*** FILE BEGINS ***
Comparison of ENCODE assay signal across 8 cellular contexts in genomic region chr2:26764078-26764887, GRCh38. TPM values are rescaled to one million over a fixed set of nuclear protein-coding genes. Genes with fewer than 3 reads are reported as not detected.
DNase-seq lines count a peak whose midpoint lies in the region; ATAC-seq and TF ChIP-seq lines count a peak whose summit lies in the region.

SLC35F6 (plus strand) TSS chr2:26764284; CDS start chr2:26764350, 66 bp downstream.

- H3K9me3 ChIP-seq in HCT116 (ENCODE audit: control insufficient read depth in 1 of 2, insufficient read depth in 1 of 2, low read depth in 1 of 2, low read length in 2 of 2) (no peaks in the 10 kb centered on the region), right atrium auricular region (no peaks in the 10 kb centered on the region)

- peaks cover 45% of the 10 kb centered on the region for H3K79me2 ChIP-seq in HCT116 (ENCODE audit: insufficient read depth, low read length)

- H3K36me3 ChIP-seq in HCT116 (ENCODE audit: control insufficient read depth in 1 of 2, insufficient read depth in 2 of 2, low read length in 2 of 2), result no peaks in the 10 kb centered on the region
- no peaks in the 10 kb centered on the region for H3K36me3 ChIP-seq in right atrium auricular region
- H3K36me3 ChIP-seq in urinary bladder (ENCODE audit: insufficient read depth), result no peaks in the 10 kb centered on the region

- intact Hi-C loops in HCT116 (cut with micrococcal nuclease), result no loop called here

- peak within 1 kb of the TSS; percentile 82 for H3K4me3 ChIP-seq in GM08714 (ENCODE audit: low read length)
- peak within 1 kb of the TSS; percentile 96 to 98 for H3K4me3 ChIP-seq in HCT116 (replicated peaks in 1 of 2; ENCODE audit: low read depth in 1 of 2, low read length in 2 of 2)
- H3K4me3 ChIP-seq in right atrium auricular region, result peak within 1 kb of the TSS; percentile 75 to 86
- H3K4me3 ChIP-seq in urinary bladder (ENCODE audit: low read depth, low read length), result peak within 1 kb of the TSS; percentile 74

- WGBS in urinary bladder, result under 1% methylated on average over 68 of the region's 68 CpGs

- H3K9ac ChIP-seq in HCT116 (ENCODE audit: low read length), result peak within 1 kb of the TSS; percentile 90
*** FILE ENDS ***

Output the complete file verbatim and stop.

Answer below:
Comparison of ENCODE assay signal across 8 cellular contexts in genomic region chr2:26764078-26764887, GRCh38. TPM values are rescaled to one million over a fixed set of nuclear protein-coding genes. Genes with fewer than 3 reads are reported as not detected.
DNase-seq lines count a peak whose midpoint lies in the region; ATAC-seq and TF ChIP-seq lines count a peak whose summit lies in the region.

SLC35F6 (plus strand) TSS chr2:26764284; CDS start chr2:26764350, 66 bp downstream.

- H3K9me3 ChIP-seq in HCT116 (ENCODE audit: control insufficient read depth in 1 of 2, insufficient read depth in 1 of 2, low read depth in 1 of 2, low read length in 2 of 2) (no peaks in the 10 kb centered on the region), right atrium auricular region (no peaks in the 10 kb centered on the region)

- peaks cover 45% of the 10 kb centered on the region for H3K79me2 ChIP-seq in HCT116 (ENCODE audit: insufficient read depth, low read length)

- H3K36me3 ChIP-seq in HCT116 (ENCODE audit: control insufficient read depth in 1 of 2, insufficient read depth in 2 of 2, low read length in 2 of 2), result no peaks in the 10 kb centered on the region
- no peaks in the 10 kb centered on the region for H3K36me3 ChIP-seq in right atrium auricular region
- H3K36me3 ChIP-seq in urinary bladder (ENCODE audit: insufficient read depth), result no peaks in the 10 kb centered on the region

- intact Hi-C loops in HCT116 (cut with micrococcal nuclease), result no loop called here

- peak within 1 kb of the TSS; percentile 82 for H3K4me3 ChIP-seq in GM08714 (ENCODE audit: low read length)
- peak within 1 kb of the TSS; percentile 96 to 98 for H3K4me3 ChIP-seq in HCT116 (replicated peaks in 1 of 2; ENCODE audit: low read depth in 1 of 2, low read length in 2 of 2)
- H3K4me3 ChIP-seq in right atrium auricular region, result peak within 1 kb of the TSS; percentile 75 to 86
- H3K4me3 ChIP-seq in urinary bladder (ENCODE audit: low read depth, low read length), result peak within 1 kb of the TSS; percentile 74

- WGBS in urinary bladder, result under 1% methylated on average over 68 of the region's 68 CpGs

- H3K9ac ChIP-seq in HCT116 (ENCODE audit: low read length), result peak within 1 kb of the TSS; percentile 90